It’s been such a pleasure connecting with you, Michelle. Before we go, how do you anticipate your program will evolve in the years ahead? How will Oak Meadow continue to meet the educational needs of children in our ever changing 21st century landscape?
We are always responding to what students need and to the changing educational landscape, while maintaining our core values. There are many exciting initiatives ahead, both local and international! We recently moved into a beautiful, historical new space in downtown Brattleboro, VT. This will allow us to establish a self-directed learning center. Our town has some unique educational opportunities: the NE Center for Circus Arts, The NE Youth Theater, a dynamite music and art school, and a wonderful museum are all here. OM hopes to be the hub for academics while our local homeschoolers access these amazing local resources. Abroad, we hope to continue to provide educational access to students who desire a progressive, independent education. We currently work with a school in Dubai and an orphanage in India. We hope to better connect our students from around the globe; we all have so much to learn from one another.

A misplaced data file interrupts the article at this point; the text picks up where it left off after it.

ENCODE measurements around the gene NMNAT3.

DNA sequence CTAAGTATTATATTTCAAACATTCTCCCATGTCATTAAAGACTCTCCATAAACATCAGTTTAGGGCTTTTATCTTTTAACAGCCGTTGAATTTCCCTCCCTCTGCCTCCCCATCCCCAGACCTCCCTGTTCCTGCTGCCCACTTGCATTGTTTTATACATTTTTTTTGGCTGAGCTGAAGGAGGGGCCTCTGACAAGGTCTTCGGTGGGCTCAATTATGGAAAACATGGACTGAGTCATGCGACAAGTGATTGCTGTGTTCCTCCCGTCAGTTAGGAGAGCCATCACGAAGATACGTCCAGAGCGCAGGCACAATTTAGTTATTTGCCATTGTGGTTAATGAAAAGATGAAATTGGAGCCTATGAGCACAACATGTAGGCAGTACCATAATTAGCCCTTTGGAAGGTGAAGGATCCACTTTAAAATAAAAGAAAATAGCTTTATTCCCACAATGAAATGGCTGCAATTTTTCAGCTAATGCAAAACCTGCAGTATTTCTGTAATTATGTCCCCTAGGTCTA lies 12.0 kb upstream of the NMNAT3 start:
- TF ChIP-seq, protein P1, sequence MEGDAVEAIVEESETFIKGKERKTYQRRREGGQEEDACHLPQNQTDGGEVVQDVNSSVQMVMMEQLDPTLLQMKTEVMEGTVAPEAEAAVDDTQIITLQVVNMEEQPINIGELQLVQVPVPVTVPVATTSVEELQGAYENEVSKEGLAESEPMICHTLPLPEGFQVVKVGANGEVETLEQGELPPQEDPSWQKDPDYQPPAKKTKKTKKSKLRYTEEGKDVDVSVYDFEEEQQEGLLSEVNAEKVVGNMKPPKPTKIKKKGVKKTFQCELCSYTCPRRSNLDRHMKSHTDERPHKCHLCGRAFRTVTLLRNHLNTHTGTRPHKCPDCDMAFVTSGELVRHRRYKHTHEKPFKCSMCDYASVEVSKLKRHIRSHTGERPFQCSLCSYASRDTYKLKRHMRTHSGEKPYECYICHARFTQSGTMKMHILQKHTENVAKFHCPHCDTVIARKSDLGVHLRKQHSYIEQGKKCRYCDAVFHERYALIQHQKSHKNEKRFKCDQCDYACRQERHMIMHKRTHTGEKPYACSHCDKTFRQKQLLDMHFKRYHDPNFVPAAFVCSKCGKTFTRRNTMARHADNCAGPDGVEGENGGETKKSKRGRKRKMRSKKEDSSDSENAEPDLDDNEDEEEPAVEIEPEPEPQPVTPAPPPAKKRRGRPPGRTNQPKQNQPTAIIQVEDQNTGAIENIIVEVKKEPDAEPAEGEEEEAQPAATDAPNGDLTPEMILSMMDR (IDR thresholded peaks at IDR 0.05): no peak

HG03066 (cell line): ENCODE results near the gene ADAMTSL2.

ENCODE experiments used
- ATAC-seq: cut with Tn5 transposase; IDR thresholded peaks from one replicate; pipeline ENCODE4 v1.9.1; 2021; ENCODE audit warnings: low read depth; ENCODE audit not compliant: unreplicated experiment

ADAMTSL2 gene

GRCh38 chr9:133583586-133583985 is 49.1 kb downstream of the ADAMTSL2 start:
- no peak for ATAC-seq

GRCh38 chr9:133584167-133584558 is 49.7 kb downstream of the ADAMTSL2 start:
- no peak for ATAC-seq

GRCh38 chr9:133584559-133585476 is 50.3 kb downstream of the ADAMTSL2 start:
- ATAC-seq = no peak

At the close of this interview Michelle raised a fundamental question: At what age is it appropriate to encourage a child’s engagement with technology? When did you introduce your children to computers? Were you at all hesitant to do so? What criteria did you use to evaluate your child’s readiness for such resources?